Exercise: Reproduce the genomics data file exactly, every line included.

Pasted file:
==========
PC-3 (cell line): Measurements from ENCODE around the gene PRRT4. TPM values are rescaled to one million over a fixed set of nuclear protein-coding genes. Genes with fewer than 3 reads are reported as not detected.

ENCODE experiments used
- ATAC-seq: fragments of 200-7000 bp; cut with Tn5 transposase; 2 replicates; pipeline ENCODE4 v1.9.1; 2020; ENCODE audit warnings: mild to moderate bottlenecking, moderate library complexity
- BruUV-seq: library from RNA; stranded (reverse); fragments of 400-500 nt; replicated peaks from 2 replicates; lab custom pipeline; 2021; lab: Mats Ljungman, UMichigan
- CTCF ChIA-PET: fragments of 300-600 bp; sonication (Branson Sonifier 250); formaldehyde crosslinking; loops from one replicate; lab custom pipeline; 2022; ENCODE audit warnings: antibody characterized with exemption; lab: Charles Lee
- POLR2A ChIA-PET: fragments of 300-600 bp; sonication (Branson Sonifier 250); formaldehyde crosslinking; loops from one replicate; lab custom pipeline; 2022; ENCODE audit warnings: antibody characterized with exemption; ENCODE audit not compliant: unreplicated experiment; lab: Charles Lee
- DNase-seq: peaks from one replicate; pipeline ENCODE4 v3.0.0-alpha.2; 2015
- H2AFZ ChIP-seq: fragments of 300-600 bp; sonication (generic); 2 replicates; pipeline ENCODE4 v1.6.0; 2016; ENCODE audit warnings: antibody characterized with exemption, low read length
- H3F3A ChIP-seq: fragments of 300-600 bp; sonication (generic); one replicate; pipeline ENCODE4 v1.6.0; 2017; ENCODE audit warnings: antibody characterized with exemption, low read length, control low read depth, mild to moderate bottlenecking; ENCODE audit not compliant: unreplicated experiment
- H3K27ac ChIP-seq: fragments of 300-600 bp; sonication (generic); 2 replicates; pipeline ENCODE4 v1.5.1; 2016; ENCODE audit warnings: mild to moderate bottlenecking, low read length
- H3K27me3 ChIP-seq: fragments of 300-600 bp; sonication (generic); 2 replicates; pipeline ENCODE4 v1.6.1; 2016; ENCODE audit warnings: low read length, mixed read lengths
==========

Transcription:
PC-3 (cell line): Measurements from ENCODE around the gene PRRT4. TPM values are rescaled to one million over a fixed set of nuclear protein-coding genes. Genes with fewer than 3 reads are reported as not detected.

ENCODE experiments used
- ATAC-seq: fragments of 200-7000 bp; cut with Tn5 transposase; 2 replicates; pipeline ENCODE4 v1.9.1; 2020; ENCODE audit warnings: mild to moderate bottlenecking, moderate library complexity
- BruUV-seq: library from RNA; stranded (reverse); fragments of 400-500 nt; replicated peaks from 2 replicates; lab custom pipeline; 2021; lab: Mats Ljungman, UMichigan
- CTCF ChIA-PET: fragments of 300-600 bp; sonication (Branson Sonifier 250); formaldehyde crosslinking; loops from one replicate; lab custom pipeline; 2022; ENCODE audit warnings: antibody characterized with exemption; lab: Charles Lee
- POLR2A ChIA-PET: fragments of 300-600 bp; sonication (Branson Sonifier 250); formaldehyde crosslinking; loops from one replicate; lab custom pipeline; 2022; ENCODE audit warnings: antibody characterized with exemption; ENCODE audit not compliant: unreplicated experiment; lab: Charles Lee
- DNase-seq: peaks from one replicate; pipeline ENCODE4 v3.0.0-alpha.2; 2015
- H2AFZ ChIP-seq: fragments of 300-600 bp; sonication (generic); 2 replicates; pipeline ENCODE4 v1.6.0; 2016; ENCODE audit warnings: antibody characterized with exemption, low read length
- H3F3A ChIP-seq: fragments of 300-600 bp; sonication (generic); one replicate; pipeline ENCODE4 v1.6.0; 2017; ENCODE audit warnings: antibody characterized with exemption, low read length, control low read depth, mild to moderate bottlenecking; ENCODE audit not compliant: unreplicated experiment
- H3K27ac ChIP-seq: fragments of 300-600 bp; sonication (generic); 2 replicates; pipeline ENCODE4 v1.5.1; 2016; ENCODE audit warnings: mild to moderate bottlenecking, low read length
- H3K27me3 ChIP-seq: fragments of 300-600 bp; sonication (generic); 2 replicates; pipeline ENCODE4 v1.6.1; 2016; ENCODE audit warnings: low read length, mixed read lengths